Firms fret bombings may undermine Indian IT hub

Firms fret bombings may undermine Indian IT hub
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First Published: Tue, Aug 28 2007. 09 07 PM IST
Updated: Tue, Aug 28 2007. 09 07 PM IST
Hyderabad, 28 August Two bombings within three months that killed dozens in India’s prominent IT city of Hyderabad have set off alarm bells for many companies who worry investor sentiment could start to sour.
Last week, two bombs ripped through an amusement park and a small restaurant killing 40 people. No one claimed responsibility, but police suspect Islamic militants who were also blamed for bombing a mosque in the city in May.
While companies say investors for the moment are sitting tight, they worry business could turn elsewhere if the city, with a history of Muslim-Hindu tensions that appears to have made it a favoured target of militants, falls victim to more attacks.
“I can’t deny there is a lot of concern,” said B.V.R. Mohan Reddy, managing director of Infotech Enterprises Ltd, a mid-sized software services firm.
“Incidents of a sporadic nature may not have a major impact but if this becomes frequent, it will be a cause of major, major concern.”
Hyderabad is one of India’s biggest outsourcing centres with more than 150 companies, including Oracle and Google, operating there. Microsoft set up its first software development centre outside the US in the city.
With pools of highly educated talent, Hyderabad grew up in the 1990s as a competitor to southern India’s longstanding IT hub of Bangalore, as global outsourcing became a mainstay of Asia’s third biggest economy.
IT exports from Andhra Pradesh state, of which Hyderabad is the capital, rose to some $4.5 billion in the year ending March 2007 compared with $3.0 billion the previous year.
Highlighting its importance, both US President George W. Bush and then President Bill Clinton have visited the city.
Security concerns
But this year security issues have risen to prominence.
Some companies say that while Indian businessmen may be hardened to decades of security concerns and political problems, foreign investors can be more fickle.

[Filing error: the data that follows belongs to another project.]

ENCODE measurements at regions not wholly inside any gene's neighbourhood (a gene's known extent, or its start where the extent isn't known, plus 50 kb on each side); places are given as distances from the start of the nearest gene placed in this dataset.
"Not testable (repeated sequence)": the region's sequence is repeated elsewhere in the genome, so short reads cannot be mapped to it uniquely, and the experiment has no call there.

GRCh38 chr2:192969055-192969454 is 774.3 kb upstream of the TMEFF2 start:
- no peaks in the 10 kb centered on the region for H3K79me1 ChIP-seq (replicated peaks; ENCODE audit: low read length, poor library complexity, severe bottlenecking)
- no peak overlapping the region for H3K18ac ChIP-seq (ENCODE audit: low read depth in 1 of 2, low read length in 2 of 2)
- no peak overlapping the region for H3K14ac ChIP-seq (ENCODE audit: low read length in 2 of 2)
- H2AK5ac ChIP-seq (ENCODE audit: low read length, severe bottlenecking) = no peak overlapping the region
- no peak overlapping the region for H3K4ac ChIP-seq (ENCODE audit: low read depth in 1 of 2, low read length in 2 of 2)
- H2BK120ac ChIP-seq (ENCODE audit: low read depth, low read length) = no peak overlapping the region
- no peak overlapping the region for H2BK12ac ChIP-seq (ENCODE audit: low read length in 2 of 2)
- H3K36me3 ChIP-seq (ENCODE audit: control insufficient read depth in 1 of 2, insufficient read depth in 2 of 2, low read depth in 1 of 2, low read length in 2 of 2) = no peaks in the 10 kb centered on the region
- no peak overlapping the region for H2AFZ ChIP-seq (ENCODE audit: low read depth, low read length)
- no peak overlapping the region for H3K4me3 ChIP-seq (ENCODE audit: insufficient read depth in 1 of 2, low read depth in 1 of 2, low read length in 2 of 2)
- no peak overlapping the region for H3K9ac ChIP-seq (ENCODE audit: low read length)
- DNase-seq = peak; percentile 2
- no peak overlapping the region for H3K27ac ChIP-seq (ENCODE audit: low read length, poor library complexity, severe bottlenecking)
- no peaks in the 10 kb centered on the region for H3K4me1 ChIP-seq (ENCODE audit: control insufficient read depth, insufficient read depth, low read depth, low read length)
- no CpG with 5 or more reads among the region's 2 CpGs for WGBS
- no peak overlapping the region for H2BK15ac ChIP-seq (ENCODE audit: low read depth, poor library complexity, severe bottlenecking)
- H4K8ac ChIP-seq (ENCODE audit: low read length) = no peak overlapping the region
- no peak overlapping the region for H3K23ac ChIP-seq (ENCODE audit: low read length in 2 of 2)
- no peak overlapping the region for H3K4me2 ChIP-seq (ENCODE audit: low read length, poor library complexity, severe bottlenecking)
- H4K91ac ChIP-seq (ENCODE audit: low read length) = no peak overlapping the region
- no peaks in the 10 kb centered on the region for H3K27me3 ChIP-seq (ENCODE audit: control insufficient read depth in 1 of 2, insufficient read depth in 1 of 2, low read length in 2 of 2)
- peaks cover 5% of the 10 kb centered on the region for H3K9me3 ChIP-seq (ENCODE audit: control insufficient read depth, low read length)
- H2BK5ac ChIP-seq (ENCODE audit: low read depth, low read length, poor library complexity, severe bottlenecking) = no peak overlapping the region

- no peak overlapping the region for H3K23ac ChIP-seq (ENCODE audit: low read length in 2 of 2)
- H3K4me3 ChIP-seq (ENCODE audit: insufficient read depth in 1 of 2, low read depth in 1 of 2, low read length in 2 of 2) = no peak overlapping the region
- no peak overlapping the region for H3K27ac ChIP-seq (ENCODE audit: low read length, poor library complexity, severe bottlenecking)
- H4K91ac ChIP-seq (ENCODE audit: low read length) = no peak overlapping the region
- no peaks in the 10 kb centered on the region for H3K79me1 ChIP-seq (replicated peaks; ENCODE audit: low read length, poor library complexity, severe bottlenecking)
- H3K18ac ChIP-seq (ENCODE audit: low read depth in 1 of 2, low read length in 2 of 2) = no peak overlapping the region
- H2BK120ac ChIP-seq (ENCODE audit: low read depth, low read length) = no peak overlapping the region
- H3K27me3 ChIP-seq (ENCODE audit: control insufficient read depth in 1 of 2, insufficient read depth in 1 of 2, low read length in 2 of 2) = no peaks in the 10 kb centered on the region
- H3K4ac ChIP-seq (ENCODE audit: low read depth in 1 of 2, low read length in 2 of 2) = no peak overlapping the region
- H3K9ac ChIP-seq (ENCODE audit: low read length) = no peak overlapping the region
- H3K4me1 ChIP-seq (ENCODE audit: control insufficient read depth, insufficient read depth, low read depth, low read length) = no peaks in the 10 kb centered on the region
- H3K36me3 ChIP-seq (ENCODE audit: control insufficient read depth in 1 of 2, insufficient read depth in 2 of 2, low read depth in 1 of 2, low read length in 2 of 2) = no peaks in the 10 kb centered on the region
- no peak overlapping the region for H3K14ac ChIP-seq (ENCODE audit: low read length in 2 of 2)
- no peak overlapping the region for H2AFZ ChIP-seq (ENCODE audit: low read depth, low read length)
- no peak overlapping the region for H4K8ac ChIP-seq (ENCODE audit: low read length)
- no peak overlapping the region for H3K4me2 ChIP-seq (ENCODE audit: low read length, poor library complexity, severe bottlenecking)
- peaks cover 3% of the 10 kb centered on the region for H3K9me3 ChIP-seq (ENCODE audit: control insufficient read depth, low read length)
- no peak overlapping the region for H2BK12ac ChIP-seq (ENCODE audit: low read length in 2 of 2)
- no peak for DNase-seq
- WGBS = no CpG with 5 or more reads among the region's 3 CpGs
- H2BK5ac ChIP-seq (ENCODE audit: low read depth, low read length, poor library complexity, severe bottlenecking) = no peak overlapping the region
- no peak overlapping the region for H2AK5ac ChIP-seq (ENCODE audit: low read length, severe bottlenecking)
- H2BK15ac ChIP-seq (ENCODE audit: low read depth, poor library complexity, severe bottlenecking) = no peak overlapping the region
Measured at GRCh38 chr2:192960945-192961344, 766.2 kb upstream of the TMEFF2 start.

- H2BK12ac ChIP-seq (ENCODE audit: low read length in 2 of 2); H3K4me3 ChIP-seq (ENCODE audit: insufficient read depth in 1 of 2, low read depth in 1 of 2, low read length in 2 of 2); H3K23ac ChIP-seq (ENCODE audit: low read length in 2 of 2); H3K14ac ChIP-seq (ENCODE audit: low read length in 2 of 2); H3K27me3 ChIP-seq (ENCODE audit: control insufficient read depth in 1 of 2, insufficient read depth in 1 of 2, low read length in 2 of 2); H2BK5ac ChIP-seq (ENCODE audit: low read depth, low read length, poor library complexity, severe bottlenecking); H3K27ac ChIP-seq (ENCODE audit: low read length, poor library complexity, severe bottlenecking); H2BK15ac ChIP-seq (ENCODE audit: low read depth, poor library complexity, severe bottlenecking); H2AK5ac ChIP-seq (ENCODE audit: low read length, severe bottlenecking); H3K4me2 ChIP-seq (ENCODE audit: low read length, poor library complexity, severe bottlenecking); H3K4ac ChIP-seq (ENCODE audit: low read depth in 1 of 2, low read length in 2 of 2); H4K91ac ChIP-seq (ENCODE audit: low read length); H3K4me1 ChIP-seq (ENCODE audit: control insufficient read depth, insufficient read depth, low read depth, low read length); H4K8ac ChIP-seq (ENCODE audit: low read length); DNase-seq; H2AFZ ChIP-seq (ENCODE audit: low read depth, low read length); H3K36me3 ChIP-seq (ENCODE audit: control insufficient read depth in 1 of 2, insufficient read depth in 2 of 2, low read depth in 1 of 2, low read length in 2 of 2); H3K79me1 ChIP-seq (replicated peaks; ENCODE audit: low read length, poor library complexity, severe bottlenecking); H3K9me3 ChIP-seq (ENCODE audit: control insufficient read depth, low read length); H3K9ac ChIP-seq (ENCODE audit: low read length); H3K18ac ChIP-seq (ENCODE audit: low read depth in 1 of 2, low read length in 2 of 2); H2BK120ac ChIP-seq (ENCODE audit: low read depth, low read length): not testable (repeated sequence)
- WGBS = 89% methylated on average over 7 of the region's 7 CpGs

Shakti Sagar, managing director of ADP software company, said companies needed to restore investor confidence.
“It will certainly have an impact in terms of damage control,” Sagar said.
“Some investors have expressed concern. We have been telling them these are stray incidents but for someone who has never travelled outside of the US, it certainly causes them concern.”
Kiran Karnik, president of the National Association of Software and Service Companies, the IT industry lobby group, said the incident showed the need to beef-up security in the city.
“It is the second such incident in a short period,” he said. “Although these incidents target the general public, the industry will also have to be aware of any security threat.”
Police have pointed fingers at Islamic militant groups based in Pakistan and Bangladesh for last week’s attacks with help from “sleeper cells” within the city, which has a roughly 30% Muslim population.
Both Islamabad and Dhaka have strongly denied any role and ridiculed India for rushing to conclusions without evidence.
But it is small comfort for companies, some who are now facing rising insurance costs because of the violence.
“The government is acting but if the frequency (of bomb attacks) increases, it will be trouble,” Reddy said.
The US embassy in Delhi urged US citizens to be cautious travelling to Hyderabad. But an embassy spokeswoman said the bombings would have no impact on plans to open a consulate general in the city.
Eyeing the mainland
Having for years targeted Indian-ruled Kashmir, militants are now eyeing India’s heartland, security experts say.
In recent years attacks have killed hundreds of people outside Kashmir, the deadliest including serial commuter train bombings in Mumbai last year, an India-Pakistan train blast this year and two market bombs in New Delhi in 2005.
A Western diplomat said foreign investors were watching the situation closely but it had not yet got to stage when they would consider pulling out or scaling back as a result.
“The bottom line is it would take a lot more than this to really shake them,” the diplomat said.
Saugat Mukherjee, director of the state chapter of Confederation of Indian Industry, said India’s sturdy economic growth would continue to spur the IT industry in Hyderabad.
“What has picked up in Hyderabad will sustain. What we feel is that these are stray incidents. India’s economic growth has its own momentum,” he said. (Additional reporting by Simon Denyer and Alistair Scrutton in New Delhi, and Sumeet Chatterjee in Bangalore) REUTERS
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First Published: Tue, Aug 28 2007. 09 07 PM IST
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